(WXYZ) — In less than a week, Detroit voters will decide on Proposal P, a revised city charter.
A research organization calls the revisions “an unprecedented break with former charters in its scope and breadth of changes.”
The city charter is like a constitution. It's the document that outlines how a city will govern. In 2018 , voters backed a proposal to revise Detroit’s constitution.
On Tuesday, Detroiters will decide whether to adopt the changes developed by the Charter Revision Commission, and if passed, it could significantly alter the way Detroit operates and the way Detroiters get by.
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One of the key changes is the power dynamic between the mayor and city council, Detroit’s executive and legislative branches.
Prop P would shift that dynamic in favor of the council, giving it a voice in certain mayoral department head appointments via confirmation authority, including chief of police.
Labeled the “People's Charter," Prop P also addresses recent societal concerns, including policing by:
- Creating a public database of police officer misconduct and excessive force
- Removing qualified immunity provisions from officer evaluations
- Requiring the police force to reflect the city’s demographics
- Establishing a 7 person, citizen elected board of commissioners - 1 for each district
- And giving unrestricted access to all unedited body cam, vehicle and other police footage
The revised charter seeks to address quality-of-life concerns for Detroiters, free sidewalk maintenance, free public broadband internet, and changes to particular billing practices, like tying water rates to household income, for example (3% of monthly income), and creating assistance funds.
Courtesy Citizens Research Council of Michigan
New changes for city employees would include a requirement to live within 20 miles of the city, and they’d have a holiday for all elections held within Detroit.
Those in favor of Prop P point to transparency as the reason voters should support it.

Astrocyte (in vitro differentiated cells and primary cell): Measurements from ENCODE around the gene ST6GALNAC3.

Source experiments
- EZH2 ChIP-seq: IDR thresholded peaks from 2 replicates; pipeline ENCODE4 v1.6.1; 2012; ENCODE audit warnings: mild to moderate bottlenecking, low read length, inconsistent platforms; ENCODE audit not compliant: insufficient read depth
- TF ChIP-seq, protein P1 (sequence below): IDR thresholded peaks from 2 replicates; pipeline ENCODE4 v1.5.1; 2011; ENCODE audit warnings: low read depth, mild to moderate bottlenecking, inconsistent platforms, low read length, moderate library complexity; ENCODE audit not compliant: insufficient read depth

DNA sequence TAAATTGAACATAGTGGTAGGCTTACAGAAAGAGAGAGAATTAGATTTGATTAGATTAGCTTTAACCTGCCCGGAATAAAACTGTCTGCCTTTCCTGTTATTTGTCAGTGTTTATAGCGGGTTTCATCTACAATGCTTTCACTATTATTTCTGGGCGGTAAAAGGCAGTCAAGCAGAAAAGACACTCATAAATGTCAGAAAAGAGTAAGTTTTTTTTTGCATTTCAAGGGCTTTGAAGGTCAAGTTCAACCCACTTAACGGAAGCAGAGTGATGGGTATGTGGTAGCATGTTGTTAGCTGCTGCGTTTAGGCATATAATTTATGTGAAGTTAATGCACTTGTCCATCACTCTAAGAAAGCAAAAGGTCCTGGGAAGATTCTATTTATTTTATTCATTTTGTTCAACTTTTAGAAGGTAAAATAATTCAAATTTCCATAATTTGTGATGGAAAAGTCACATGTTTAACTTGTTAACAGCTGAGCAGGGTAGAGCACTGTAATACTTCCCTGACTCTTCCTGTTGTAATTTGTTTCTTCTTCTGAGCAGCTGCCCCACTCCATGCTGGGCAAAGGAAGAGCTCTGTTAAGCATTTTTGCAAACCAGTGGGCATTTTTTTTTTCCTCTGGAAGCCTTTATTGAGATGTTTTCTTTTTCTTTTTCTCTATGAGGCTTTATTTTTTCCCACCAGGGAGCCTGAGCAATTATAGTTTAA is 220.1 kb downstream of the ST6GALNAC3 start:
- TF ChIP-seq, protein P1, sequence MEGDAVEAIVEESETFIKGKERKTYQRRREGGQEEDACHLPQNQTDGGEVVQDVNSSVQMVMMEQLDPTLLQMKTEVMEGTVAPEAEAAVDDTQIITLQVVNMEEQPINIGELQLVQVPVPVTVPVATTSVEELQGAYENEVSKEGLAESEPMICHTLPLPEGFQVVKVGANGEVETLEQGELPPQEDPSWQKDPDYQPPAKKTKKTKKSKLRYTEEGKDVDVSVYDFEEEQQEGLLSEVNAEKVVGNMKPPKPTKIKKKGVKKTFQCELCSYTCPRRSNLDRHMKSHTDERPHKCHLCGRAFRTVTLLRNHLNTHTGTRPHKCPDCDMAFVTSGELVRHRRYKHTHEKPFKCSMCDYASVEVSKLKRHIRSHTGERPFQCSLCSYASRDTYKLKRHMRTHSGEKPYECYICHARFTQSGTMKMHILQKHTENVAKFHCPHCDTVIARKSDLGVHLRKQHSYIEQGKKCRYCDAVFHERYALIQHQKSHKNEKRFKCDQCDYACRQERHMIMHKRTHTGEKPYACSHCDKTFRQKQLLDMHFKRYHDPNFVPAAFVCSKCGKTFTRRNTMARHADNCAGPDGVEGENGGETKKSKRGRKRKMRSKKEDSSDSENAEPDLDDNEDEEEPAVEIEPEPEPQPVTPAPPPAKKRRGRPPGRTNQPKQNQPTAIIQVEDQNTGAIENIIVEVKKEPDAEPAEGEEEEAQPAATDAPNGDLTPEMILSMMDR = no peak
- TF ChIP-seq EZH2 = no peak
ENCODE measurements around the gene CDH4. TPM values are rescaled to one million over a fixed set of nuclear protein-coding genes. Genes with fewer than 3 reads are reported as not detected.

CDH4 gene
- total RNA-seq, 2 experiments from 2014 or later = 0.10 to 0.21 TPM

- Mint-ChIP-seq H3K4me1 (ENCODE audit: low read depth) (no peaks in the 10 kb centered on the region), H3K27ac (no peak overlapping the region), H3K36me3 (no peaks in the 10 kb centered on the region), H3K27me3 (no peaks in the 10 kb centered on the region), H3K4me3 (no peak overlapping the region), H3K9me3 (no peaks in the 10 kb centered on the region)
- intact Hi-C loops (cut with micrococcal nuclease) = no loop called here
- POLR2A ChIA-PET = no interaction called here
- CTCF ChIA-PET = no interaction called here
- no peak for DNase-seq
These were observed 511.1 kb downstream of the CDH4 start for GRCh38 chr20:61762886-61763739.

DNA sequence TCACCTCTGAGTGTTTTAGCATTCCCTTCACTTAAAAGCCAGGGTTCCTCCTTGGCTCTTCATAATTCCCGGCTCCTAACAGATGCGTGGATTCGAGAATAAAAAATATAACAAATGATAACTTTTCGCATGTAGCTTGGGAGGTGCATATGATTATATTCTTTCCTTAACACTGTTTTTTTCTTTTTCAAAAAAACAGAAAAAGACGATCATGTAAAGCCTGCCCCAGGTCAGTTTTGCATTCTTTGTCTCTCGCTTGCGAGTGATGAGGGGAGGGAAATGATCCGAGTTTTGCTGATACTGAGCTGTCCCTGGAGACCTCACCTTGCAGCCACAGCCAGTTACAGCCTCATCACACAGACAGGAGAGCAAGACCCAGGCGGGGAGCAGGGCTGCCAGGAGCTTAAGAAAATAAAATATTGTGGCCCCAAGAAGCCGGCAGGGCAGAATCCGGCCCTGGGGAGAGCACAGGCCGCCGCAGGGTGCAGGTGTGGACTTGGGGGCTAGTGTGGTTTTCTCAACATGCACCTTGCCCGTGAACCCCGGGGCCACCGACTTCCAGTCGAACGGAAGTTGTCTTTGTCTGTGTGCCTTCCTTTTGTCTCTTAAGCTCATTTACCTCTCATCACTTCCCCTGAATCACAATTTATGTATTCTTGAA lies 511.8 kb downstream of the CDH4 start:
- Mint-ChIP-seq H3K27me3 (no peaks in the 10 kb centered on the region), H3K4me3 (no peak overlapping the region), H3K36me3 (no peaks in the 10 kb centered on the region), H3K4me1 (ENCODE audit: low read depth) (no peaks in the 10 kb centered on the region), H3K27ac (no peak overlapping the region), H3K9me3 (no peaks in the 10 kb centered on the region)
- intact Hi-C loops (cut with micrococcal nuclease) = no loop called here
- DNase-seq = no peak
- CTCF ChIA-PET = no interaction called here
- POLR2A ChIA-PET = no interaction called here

"There's been a lot of talk for quite some time about there being a conflict of interest with the clerk counting the votes and actually running that election so we’ll have an election commission. Three persons who will be elected city wide so we can increase the transparency with our elections and with government," said Nicole Small, a proponent of Prop P.
Those opposed say it’s too pricey and convoluted.
"The concern is who’s in charge. A two-headed monster is unstable. We have a strong mayor form of government. If you want to change the form of governance, put that in the charter," said Rev. Horace Sheffield, who is against Prop P. "To take a little of this a little of that and have nothing that resembles anything ... you won’t know who is responsible for what."
Former Councilwoman Sheila Cockrel said the charter revision will create challenges, chaos and confusion.
"The challenges will come in part from the complexity of the changes that are being proposed in terms of the operation of city government, I think there'll be chaos because it's not going to be clear who's really got what responsibilities where, and I think confusion is really going to be a critical issue in terms of the roles of the mayor, the council and ... some newly appointed boards, elected boards that are going to have powers that used to be exercised more specifically by the mayor and the council," said Cockrel on a recent edition of Spotlight.
Read the full charter with commentary below: